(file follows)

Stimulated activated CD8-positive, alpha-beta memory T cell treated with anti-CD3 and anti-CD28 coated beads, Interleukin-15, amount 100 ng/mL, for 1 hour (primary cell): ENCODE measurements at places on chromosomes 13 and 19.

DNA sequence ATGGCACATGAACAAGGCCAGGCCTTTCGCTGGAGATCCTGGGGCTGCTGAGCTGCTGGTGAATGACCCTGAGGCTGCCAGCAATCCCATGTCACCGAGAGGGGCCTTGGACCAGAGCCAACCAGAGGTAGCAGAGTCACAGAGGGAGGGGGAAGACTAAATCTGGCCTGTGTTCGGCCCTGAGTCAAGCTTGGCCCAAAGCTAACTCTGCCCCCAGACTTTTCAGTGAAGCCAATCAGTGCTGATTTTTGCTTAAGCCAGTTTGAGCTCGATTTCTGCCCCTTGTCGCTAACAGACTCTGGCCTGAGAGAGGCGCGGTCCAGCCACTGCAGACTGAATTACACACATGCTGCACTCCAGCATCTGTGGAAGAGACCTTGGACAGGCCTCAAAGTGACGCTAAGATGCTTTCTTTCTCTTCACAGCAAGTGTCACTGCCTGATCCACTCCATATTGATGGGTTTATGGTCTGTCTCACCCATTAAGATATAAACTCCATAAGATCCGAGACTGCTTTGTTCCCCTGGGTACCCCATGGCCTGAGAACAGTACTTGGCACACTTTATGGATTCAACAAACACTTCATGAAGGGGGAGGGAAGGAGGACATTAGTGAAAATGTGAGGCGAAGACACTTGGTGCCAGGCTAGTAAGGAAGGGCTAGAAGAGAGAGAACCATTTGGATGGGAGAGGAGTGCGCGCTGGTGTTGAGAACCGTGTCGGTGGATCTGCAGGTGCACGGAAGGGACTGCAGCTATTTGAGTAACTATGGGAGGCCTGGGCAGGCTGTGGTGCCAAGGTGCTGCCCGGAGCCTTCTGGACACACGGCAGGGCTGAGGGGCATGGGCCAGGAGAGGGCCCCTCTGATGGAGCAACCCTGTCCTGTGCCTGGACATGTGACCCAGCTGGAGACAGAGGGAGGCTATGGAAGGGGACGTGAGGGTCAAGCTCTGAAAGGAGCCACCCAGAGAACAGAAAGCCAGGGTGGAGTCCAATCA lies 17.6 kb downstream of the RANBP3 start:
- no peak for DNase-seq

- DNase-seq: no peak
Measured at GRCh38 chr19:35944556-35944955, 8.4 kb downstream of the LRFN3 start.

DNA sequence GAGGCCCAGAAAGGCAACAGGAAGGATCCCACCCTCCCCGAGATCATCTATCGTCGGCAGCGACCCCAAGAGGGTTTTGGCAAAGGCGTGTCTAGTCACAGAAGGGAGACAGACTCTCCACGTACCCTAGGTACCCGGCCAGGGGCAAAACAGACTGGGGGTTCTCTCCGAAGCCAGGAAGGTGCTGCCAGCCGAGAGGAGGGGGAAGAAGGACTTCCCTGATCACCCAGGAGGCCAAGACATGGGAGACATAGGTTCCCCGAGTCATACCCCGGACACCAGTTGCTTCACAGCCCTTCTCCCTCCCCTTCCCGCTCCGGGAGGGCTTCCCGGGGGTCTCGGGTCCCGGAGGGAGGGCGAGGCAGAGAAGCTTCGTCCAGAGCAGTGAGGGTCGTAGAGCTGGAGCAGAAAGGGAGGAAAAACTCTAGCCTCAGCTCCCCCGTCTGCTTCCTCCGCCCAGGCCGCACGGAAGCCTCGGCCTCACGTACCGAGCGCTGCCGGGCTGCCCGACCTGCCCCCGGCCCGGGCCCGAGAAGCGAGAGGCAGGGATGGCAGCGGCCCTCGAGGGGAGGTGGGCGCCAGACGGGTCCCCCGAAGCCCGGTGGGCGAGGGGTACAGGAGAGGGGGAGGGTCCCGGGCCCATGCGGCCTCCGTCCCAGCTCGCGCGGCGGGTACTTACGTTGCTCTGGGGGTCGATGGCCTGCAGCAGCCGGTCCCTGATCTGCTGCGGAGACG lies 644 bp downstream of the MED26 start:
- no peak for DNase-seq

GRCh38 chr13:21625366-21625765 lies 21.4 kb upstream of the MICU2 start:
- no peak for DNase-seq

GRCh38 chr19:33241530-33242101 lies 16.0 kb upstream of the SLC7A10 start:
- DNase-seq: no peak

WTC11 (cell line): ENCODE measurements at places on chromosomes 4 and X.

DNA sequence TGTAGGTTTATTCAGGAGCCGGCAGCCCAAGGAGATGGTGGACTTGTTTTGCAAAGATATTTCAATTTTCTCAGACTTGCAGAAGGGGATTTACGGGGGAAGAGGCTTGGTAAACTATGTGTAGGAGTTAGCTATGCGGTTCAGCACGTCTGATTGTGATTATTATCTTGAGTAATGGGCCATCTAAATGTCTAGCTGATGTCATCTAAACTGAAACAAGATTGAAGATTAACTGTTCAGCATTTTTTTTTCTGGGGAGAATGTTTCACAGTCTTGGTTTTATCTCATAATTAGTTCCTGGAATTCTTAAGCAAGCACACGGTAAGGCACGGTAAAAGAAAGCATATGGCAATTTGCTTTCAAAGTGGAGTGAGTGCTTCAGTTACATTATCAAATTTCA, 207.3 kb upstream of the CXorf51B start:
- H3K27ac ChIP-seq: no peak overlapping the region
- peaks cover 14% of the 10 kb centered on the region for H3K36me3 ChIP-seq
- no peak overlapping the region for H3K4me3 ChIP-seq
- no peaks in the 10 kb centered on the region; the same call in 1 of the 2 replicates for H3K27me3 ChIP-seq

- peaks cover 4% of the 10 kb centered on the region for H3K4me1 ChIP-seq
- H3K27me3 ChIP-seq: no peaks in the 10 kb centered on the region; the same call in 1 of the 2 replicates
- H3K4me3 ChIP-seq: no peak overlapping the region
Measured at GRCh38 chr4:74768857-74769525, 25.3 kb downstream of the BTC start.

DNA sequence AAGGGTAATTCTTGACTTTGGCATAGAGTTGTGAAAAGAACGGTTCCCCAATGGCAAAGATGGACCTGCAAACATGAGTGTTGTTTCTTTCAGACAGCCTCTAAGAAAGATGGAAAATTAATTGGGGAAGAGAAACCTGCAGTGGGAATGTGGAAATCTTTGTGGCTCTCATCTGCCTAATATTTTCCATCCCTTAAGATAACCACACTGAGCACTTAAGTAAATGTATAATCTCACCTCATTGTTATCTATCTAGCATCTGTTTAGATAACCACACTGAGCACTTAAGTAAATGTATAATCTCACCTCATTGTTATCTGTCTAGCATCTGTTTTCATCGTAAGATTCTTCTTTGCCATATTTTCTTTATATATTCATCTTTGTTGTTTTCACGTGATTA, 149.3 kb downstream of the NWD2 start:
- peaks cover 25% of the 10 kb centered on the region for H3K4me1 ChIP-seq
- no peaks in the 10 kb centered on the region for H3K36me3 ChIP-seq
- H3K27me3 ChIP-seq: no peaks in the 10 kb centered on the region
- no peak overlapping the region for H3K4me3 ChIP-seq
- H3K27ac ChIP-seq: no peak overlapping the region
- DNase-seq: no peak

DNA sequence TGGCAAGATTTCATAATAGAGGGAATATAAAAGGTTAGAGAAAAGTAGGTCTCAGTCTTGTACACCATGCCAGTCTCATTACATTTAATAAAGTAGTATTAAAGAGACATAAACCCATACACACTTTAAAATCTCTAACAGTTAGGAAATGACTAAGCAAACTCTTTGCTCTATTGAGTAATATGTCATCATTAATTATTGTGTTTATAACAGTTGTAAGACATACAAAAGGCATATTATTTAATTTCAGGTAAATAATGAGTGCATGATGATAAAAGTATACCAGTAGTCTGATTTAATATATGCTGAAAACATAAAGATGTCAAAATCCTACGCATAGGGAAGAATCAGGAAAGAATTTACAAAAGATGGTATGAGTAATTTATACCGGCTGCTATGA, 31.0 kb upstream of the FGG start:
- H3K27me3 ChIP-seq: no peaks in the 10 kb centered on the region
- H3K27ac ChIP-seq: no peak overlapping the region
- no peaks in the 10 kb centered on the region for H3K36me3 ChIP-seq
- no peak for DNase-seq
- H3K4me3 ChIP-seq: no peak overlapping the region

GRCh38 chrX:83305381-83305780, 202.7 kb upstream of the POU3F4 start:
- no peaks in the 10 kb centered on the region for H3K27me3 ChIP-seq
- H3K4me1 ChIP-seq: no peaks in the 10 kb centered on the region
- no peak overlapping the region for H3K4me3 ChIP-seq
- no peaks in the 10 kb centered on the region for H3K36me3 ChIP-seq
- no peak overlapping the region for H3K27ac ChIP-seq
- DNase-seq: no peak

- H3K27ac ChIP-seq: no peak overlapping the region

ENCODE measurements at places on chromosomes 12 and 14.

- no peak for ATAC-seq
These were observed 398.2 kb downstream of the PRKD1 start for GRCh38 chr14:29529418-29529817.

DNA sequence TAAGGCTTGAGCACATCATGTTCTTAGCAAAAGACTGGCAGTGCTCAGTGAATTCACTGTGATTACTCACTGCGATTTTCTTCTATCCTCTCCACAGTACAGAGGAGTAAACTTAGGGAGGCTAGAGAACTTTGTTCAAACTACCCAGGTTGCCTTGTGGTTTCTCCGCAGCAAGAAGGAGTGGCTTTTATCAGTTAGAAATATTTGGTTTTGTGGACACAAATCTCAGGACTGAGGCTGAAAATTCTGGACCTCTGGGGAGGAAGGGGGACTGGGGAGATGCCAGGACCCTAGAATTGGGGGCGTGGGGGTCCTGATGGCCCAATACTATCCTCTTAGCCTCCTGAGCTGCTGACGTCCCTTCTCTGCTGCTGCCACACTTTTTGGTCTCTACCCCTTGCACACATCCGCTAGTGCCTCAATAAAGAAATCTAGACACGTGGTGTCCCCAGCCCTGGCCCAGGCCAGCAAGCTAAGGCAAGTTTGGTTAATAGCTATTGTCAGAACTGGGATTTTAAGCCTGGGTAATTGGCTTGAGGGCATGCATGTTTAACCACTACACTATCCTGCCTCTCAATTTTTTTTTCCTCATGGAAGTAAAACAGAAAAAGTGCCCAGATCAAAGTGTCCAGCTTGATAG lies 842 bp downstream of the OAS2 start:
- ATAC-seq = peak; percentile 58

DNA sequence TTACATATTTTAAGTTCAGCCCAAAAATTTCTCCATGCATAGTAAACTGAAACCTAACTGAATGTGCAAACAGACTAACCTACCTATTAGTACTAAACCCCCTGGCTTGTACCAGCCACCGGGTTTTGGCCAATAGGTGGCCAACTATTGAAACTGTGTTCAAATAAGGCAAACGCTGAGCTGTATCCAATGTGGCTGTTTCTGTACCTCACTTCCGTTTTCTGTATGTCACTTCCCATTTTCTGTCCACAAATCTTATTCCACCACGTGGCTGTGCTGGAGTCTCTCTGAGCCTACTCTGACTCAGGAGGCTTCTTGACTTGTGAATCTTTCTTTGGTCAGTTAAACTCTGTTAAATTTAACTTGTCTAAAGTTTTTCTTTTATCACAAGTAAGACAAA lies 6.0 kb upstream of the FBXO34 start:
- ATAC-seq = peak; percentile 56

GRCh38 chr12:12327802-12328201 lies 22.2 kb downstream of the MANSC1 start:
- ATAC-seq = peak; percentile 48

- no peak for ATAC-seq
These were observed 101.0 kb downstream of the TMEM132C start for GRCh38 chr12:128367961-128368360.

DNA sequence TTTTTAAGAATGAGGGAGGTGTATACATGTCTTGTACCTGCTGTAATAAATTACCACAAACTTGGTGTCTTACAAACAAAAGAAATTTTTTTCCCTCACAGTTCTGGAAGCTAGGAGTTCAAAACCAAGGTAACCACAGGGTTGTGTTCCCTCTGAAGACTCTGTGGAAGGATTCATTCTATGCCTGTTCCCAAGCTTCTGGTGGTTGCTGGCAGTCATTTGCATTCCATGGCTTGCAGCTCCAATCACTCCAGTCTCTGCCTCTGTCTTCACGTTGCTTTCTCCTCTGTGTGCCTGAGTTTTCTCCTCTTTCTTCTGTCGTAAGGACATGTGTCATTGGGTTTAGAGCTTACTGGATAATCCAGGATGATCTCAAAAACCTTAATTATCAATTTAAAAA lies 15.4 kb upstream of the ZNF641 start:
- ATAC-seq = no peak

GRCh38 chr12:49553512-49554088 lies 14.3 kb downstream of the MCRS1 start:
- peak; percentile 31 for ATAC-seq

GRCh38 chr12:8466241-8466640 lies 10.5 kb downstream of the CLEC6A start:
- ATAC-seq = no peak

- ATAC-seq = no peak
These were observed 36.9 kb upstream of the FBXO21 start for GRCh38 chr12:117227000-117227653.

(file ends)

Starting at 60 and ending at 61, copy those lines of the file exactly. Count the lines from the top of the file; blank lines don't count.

- ATAC-seq = no peak
These were observed 36.9 kb upstream of the FBXO21 start for GRCh38 chr12:117227000-117227653.